With the Wild having 23 games in the season’s final 41 days once its “bye” ends Monday — and with a 16-game month of March around the corner — General Manager Chuck Fletcher echoed precisely what Chicago Blackhawks GM Stan Bowman said before Tuesday’s Wild-Blackhawks game.
The Ottawa Senators losing three players in one game a night earlier was a chilling reminder you can never have too much depth.
If the Wild wants to survive potential injuries and fatigue during the stretch run and battle through what it hopes is four playoff rounds, improving the forward depth may be the team’s biggest need as next Wednesday’s trade deadline approaches.
“I think that’s fair. I think we’ve got more unproven depth up front than we do on defense,” Fletcher said, referring to beyond the Wild’s 10 proven NHL forwards. “We have [Jordan] Schroeder and [Tyler] Graovac, who are here, but the guys behind them [in Iowa] are a little more unproven.
“That’s why you’re always talking to see if somebody you can get can fit in and contribute and upgrade your depth. If you can do that, I think you need to do that.”
What makes this trade deadline more challenging than most is a lot of teams are thinking the same way.
In the East, of the eight teams outside the playoff bubble, six are within six points of a playoff spot. In the West, of the six teams outside the playoff bubble, three are within six points.
“There’s still a lot of teams in a wait-and-see mode,” Fletcher said. “There doesn’t seem to be as many teams right now actively selling. There are a lot more teams either holding or looking to buy.”
There are a few other key issues complicating matters: 1) Few teams, including the Wild, want to add term beyond this season because of the limited number of players who can be protected in June’s Vegas expansion draft and the fact this season’s $73 million salary cap is not expected to rise significantly — if at all — next season; 2) Buyers, like the Wild, don’t have a lot of available cap space for trade-deadline moves.
Entering Tuesday’s game, the Wild had enough space to add about a $2.8 million player or group of players without giving up salary in return. That increased to more than $4 million by sending Graovac and Gustav Olofsson to Iowa after the game, but that’s deceiving because the Wild will need to recall a forward Sunday to field four lines unless a trade is made before then.
“So if you want to add a $3 million player, you don’t have room,” Fletcher said before Tuesday’s game. “You’ve got to get creative. And, every time you have to get creative, it creates more wrinkles into the thing.”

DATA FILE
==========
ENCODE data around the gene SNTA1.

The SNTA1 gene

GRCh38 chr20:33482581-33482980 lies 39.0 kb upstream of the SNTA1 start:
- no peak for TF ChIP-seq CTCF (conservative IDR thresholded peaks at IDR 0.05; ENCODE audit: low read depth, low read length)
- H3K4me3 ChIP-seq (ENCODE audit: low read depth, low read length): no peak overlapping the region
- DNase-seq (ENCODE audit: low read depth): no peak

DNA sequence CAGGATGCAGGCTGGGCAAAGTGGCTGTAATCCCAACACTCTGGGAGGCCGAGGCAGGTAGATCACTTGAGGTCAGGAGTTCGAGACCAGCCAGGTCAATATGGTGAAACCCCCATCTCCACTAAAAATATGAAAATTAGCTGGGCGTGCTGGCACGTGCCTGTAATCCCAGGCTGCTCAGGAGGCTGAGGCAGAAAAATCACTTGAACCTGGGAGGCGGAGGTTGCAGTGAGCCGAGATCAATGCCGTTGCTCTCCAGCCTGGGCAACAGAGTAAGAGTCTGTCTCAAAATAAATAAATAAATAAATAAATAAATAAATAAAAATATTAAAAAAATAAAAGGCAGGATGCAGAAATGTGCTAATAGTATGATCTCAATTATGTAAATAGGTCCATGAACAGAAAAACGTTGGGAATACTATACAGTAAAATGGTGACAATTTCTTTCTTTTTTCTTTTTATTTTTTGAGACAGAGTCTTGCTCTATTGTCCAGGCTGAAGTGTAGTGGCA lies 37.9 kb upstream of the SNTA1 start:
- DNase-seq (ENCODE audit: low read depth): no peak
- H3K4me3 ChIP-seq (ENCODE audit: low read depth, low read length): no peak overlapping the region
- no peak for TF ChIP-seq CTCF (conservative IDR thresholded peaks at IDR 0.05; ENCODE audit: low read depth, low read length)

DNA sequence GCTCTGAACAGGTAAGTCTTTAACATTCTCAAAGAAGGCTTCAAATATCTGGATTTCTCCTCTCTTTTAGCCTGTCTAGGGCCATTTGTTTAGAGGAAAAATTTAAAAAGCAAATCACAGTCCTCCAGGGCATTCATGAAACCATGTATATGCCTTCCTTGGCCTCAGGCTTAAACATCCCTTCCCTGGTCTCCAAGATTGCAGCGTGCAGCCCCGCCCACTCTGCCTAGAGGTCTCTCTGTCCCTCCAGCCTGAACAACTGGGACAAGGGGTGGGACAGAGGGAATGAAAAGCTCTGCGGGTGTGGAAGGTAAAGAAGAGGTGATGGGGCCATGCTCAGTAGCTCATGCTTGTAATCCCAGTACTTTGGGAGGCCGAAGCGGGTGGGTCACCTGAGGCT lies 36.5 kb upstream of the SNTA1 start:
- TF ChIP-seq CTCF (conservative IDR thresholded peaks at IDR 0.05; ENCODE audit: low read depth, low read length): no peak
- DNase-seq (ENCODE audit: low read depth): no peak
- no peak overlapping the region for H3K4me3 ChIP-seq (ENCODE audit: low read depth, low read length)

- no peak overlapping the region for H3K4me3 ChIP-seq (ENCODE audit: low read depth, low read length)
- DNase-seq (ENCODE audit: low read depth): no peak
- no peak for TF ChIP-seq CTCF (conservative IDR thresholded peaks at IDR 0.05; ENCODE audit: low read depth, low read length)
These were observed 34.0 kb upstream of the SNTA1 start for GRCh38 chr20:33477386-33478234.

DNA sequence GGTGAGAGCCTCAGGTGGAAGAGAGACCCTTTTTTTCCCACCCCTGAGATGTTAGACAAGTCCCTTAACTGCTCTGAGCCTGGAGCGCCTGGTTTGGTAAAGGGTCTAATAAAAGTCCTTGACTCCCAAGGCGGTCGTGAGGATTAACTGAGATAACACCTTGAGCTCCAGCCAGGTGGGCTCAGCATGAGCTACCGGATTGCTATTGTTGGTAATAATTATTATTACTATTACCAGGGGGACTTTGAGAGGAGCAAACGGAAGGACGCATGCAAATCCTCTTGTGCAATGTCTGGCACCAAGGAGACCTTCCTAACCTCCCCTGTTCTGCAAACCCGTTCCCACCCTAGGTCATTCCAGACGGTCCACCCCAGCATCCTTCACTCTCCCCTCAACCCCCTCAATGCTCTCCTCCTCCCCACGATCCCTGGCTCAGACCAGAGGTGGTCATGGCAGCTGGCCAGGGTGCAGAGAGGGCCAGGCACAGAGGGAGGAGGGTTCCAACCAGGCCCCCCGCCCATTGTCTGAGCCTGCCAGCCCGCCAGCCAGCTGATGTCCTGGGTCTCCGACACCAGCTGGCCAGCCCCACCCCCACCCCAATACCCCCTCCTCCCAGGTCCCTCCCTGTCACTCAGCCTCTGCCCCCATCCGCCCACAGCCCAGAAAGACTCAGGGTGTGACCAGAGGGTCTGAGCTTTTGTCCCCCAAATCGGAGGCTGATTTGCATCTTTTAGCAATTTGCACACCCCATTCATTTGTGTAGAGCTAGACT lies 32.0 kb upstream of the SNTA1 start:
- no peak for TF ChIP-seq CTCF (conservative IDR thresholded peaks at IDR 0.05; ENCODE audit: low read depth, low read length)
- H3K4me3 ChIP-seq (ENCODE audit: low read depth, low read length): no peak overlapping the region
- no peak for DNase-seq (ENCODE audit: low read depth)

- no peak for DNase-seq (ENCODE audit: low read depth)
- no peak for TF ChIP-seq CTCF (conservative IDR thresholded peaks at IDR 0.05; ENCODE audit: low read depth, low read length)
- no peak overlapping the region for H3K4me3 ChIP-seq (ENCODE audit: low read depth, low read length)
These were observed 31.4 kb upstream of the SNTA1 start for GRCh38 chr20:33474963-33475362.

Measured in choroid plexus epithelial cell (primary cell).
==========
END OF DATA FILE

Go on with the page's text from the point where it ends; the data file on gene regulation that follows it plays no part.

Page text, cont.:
The two ways Fletcher can get creative if he wants to add a player or players making more than $3 million: 1) Get his trading partner to retain cap space; 2) Trade a body or bodies off his current roster.
There has been speculation Fletcher would be willing to trade defenseman Marco Scandella ($4 million cap hit) or right wing Jason Pominville ($5.6 million cap hit, has a 20-team no-trade list), especially because Mikael Granlund and Nino Niederreiter will command significant raises this offseason as restricted free agents.
But Fletcher insists, “I don’t think we have any interest in that type of thing right now. Our team has played so well this year, we’ve got pretty good depth. If we do anything, it would be to add to that depth or maybe add some pieces around the edges to give us some more insurance. I want to add to our depth, not take away from it, so I don’t think we’d be cutting out any core pieces at this point.
“You never say never, but it’s not something I’m pursuing.”
Who’s out there?
With cap space so limited, the Wild is believed to have interest in two players several others are also pursuing for the same reason: Dallas Stars winger Patrick Eaves ($1 million) and Tampa Bay Lightning center Brian Boyle ($2 million).
The Stars are close to being in sell mode, but the Lightning might not be. Tampa Bay is 5-0-2 in its past seven, is suddenly four points out of a playoff spot and expects injured Steven Stamkos back by the end of the season.
Other “rentals” the Wild could afford include Detroit Red Wings agitating center Steve Ott ($800,000), whom the Wild tried to sign in 2014; Edmonton Oilers winger Matt Hendricks ($1.85 million); and New Jersey Devils winger P.A. Parenteau ($1.25 million), although the Wild has chosen not to acquire him many times in the past.
The Wild also is considering signing Ryan Carter to a one-year contract in the $575,000 range.
Arizona center Martin Hanzal also makes sense, but the Coyotes want significant assets for the rental and at a $3.1 million cap, the Wild and Coyotes would have to get creative to make it work.
In deadlines past, the Wild has looked at adding different elements like goal-scoring and size. Leading the Western Conference puts Minnesota in a different spot this deadline, although the Blackhawks reminded the Wild on Tuesday night that a franchise with three Stanley Cups in seven years still stands in its way.
“We like the core of our team,” Fletcher said. “We’re not looking to reinvent our team now. It’s just more about making sure we have enough depth down the stretch.”